With Fenerbahçe shares dropping on the Istanbul Stock Exchange by 35 percent, it can be said that team head Aziz Yıldırım’s image has been most affected by the proceedings.  His brash and often thuggish stance in the world of Turkish football was both disturbing to the game and a threat to its essence.  In one instance he had a television commentator fired from a popular sports channel for making certain claims about him that he found offensive.

Roses painted red: How long will Fenerbahce fans stand by Yildirim's side?

Following his arrest, Yıldırım’s image was reduced from that of a fearless trailblazer to that of an abject, wiry thin-haired man with pudgy cheeks that seemed to hold up his trademark lightly-tinted, gold rimmed glasses, as he was being paraded around Istanbul from police van to jail and back again.  Yıldırım can still make his threats however, when, during his stay at the Cardiology Institute of Istanbul University while still in custody, he remarked “Though the blame seems to be forced onto my head…if I talk, everyone will burn!”–perhaps evoking the Queen of Heart’s cry of “Off with their heads!'”  Even with the support of the most fanatic Fenerbahçe fans who are willing to look the other way on anything for their club, the likelihood that he holds on to his position as club president is more than a little doubtful.  (A few hours after this article was written, Aziz Yıldırım released a lengthy, desultory open letter on Fenerbahçe’s official site in which he stated that once he “cleared the hurdle” of current charges against himself and the club he would leave his post as team president.)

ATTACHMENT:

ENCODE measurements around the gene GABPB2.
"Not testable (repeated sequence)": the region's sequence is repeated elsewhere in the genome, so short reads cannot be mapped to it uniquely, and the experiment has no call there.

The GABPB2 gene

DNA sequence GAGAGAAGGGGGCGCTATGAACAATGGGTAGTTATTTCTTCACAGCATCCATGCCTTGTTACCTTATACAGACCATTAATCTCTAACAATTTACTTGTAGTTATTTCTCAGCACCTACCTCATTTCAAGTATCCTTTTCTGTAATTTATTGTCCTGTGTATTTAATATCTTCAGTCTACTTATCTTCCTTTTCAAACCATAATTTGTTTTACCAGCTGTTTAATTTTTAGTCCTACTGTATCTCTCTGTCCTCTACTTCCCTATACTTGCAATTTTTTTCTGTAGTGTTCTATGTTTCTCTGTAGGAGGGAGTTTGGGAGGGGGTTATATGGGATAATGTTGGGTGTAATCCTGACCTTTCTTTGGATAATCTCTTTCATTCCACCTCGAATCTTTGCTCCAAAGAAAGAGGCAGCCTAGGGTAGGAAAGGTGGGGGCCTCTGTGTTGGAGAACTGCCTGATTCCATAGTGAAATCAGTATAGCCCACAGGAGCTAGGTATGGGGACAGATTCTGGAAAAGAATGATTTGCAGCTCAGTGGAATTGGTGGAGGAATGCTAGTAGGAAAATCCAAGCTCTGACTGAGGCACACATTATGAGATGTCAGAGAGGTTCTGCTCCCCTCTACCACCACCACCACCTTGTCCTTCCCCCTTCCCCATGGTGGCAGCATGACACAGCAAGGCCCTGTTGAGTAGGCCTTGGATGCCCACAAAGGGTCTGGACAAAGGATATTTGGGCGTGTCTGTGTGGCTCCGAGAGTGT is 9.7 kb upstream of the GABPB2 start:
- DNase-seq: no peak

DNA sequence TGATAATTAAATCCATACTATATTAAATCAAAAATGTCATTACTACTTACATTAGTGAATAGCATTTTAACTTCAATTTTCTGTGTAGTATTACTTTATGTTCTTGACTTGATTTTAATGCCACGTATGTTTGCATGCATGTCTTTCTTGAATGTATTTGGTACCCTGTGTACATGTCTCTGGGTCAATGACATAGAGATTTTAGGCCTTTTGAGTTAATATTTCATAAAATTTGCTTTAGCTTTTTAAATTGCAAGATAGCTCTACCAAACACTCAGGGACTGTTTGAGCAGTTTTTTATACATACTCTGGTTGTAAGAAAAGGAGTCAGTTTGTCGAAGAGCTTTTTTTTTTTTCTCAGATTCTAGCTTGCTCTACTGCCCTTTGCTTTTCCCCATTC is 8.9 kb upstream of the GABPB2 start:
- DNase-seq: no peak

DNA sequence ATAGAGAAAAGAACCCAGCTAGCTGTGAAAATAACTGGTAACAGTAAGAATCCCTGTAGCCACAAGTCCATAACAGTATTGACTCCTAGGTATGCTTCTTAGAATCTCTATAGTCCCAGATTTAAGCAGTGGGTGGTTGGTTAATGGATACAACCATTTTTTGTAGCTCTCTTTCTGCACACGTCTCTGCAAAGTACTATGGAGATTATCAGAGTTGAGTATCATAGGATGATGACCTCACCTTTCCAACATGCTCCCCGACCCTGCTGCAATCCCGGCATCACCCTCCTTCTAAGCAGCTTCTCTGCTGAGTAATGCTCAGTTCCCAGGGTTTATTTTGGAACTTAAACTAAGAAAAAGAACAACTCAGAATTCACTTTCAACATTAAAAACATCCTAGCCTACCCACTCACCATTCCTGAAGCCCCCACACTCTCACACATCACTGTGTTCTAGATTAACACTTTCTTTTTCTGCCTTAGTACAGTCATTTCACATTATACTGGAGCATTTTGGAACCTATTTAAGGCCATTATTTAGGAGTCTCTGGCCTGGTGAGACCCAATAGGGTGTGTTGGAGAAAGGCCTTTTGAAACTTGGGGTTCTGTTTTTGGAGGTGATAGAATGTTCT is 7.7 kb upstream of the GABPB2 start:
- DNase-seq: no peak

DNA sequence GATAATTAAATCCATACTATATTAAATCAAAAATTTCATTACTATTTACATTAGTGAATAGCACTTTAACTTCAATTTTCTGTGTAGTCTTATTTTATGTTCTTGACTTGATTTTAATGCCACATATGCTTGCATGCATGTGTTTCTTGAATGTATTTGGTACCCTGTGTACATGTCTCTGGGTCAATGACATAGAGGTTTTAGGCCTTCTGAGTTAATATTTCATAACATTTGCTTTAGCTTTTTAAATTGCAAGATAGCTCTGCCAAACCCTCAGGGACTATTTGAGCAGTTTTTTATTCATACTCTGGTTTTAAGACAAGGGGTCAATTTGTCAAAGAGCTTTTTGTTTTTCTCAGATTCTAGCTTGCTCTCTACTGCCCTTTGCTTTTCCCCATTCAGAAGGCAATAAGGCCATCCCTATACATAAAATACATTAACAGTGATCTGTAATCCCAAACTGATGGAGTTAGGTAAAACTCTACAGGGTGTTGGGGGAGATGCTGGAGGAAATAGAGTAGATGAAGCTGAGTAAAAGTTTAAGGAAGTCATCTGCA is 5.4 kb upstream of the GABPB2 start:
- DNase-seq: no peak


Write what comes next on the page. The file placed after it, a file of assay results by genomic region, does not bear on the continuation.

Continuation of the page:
Galatasaray, Turkey’s most popular and most successful football club recently made headlines with the high-profile signing of Uruguayan goalkeeper and Copa América hero Fernando Muslera, the most expensive goalkeeper transfer in Turkish football history.  The club themselves have not been implicated in the match-fixing thus far and may have their woeful record from last season and one of the worst finishes for the Istanbul giants in years to thank.  The club, through newly elected president Ünal Aysal, issued a statement against the Turkish Football Federation for not acting quicker on the fate of the teams involved while expressing their pride at being on the outside of this season’s match-fixing allegations saying “blowing air won’t put out this fire”, a statement that was met with wild accusations of opportunism from clubs involved in the scandal.  Though that’s probably not the case (outside of a little ribbing following a rough season), the club has been releasing press release after press release on the matter, each one more confusing than the last (I dare you to try and get pass this dizzying bulletin from their English language website on one read through).  Galatasaray, the goat of the 2011 Turkish Super League season, are now suddenly sitting pretty with a less than humble disposition and absolutely no European prospect next year.

With the postponement of the Turkish Super Cup which was scheduled to be played on the last day of July between two clubs involved in the match-fixing scandal, the Turkish football season is off to an inauspicious and, for the fans of the game, disheartening start.  The fans want a justified resolution to the allegations and a clean league where teams can play fair without outside influence and distractions.  The Turkish league is full of young, talented Turkish players as well as world-class foreigners like Milan Baroš, Ricardo Quaresma, Felipe Melo, and Guti to name a few.  Obstructed by greed and soiled by corruption, the beautiful game shouldn’t have to wait for the catheterization of insidious individuals and their disgraceful actions and it’s a shame that it’s forced to.